In animal welfare and sheltering circles, it doesn't take long into most conversations for the topic to come up about the sheer number of pit bulls in shelters. Even within no kill shelters, 'pit bull-like' dogs are often the most common type of dogs in the shelter, and are usually there longer, providing particular challenges.
Such numbers have caused some communities to take breed-specific steps to trying to "solve" the problem such as breed-specific spay/neuter laws or other breed-targeting solution -- usually with poor results.
However, New York appears primed to tackle this issue from the source by with two bills targeting a solution that would address one of the primary reasons the dogs are ending up in the shelter in the first place -- the issue of housing
In New York there are two bills that are moving through their general assembly that would address one of the biggest issues surrounding pit bull-like dogs entering shelters -- and that's the issue of housing.
NY A02065 is a bill that would prohibit landlords from discriminating against owners based on the breed or size of dog.
NY A03696 would prohibit insurance companies for refusing to insure people based on the type of dog owned.
According to the ASPCA Pro research, 20% of all pets that end up needing to be rehome, are rehomed due to housing issues. That's already a lot, but housing issues are THE top reason pets need to be rehomed for people who rent -- which is now 37% of the people in the US -- the highest rate of renters vs homeowners since the 60s (35.4% of people in the Kansas City Metro rent, so very near this national average)
So, if the rate of renters is at a 50 year high.
And pet ownership is at an all-time high.
And the biggest reason pets into a shelter is because of housing issues (particularly for renters).
And many landlords and insurance companies discriminate against certain types/sizes of dogs.
Based on this data, is it any wonder that these types of dogs are entering shelters in large numbers? It shouldn't be a surprise.
What makes this potentially even more interesting is that this discrimination isn't based on research, but, instead, a form of race/culture based redlining that stems back decades. In Bronwen Dickey's amazing book Pit Bull: The Battle Over an American Icon she laid out how the insurance industry and landlords turned to a form of "moral hazards" to replace racial ones as a way of denying people of different race and class from getting insurance.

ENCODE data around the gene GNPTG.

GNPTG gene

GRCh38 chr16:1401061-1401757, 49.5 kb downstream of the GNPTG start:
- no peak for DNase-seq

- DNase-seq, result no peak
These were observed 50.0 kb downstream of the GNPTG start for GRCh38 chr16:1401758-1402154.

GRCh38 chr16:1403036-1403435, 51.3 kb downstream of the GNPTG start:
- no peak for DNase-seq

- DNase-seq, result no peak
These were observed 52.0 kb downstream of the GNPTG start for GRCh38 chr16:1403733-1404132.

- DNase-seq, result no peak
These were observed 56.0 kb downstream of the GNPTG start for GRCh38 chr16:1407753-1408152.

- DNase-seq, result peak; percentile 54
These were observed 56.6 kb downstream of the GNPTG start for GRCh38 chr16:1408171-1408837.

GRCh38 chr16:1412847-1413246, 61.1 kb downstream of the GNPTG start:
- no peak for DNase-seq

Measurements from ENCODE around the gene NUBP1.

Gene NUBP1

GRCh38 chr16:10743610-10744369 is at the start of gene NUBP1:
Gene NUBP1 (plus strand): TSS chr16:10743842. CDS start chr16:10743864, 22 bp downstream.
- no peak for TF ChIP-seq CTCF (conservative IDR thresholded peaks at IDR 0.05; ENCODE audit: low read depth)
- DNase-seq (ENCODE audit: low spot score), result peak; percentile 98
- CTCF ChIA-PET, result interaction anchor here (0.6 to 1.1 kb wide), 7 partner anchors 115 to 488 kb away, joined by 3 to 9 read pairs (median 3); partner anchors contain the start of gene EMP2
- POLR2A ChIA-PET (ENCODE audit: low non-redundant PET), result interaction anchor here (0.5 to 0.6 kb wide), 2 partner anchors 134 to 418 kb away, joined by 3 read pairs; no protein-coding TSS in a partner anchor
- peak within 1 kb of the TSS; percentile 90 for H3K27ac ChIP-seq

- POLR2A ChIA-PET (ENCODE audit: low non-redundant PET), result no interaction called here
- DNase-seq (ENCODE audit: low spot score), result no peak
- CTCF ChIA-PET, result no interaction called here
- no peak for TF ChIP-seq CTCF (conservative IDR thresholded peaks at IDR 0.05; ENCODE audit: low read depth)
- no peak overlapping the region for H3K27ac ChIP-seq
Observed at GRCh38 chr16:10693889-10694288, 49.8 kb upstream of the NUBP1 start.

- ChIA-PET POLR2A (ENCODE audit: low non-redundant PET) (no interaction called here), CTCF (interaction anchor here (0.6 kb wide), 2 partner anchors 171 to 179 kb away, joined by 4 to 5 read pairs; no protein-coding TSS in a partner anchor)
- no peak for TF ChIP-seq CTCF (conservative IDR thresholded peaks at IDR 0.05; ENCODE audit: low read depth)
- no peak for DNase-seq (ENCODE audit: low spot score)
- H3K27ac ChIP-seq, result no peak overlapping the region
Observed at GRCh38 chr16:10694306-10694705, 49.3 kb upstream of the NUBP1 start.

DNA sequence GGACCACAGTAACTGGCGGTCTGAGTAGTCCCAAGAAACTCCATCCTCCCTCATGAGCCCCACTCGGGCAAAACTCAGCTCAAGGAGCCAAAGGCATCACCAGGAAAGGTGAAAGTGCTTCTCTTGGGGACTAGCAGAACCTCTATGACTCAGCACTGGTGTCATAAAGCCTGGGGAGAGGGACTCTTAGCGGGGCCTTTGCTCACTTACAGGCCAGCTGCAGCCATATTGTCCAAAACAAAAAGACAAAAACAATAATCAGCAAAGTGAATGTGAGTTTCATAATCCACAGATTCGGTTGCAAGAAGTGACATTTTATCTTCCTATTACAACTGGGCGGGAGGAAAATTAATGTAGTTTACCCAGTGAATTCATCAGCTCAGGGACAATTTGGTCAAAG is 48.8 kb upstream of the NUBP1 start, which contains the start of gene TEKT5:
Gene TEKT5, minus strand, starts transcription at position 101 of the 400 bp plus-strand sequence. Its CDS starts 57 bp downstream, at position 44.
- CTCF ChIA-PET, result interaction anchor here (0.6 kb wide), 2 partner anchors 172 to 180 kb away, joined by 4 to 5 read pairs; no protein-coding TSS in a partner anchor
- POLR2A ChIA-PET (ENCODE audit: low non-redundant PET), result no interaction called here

"As overt race and class discrimination became less socially acceptable [Scholar and former insurance underwriter] Brian Glenn explains, 'The rhetoric of insurance exclusion changed to appear more scientifically based, keeping the underylying narratives about groups buried and undisclosed.' Even today, he says, "the numbers, data, and forms merely hide the fact that applicants are still judged according to their standing in society."
My own personal experience with insurance would reflect this type of discrimination, having our insurance rates increase dramatically when we moved into a zip code that is only 29% white and then having lost the insurance provider permanently based on the type of dog we decided to adopt in our new home (we've not filed a single claim in 11 years at this location).
So what New York is making progress in doing is instead of trying to create a breed-specific solution -- it's trying to undo the breed-specific discrimination that is causing much of the problem in the first place. Not only is it hurting the dogs and causing them to enter shelters, it is also negatively impacting their families -- who are most often lower income and minority.
While some have expressed concern that this will simply lead landlords and insurance companies to deny coverage to all pet owners, I'm not as concerned about that. Roughly 65% of American own a pet -- and that's a lot of potential revenue for both sides to turn down by discriminating entirely. And most places will make the decision that gives them the largest audience, and thus, the largest potential revenue opportunity. I think ultimately this will be a win/win for everyone and we will see legislation like this spread throughout the US. We'll be watching closely.
On a related note, Bad Rap has been working hard to try to tackle the landlord issue in the San Francisco Bay Area -- and have found that a few bad apples have definitely made things harder for pet owners. They have recommended the idea of a "pet resume" for a potential landlord and I really like the idea to help people work through the challenge of finding rental housing when they have a pet. It's worth a read (and watching the 90 second video).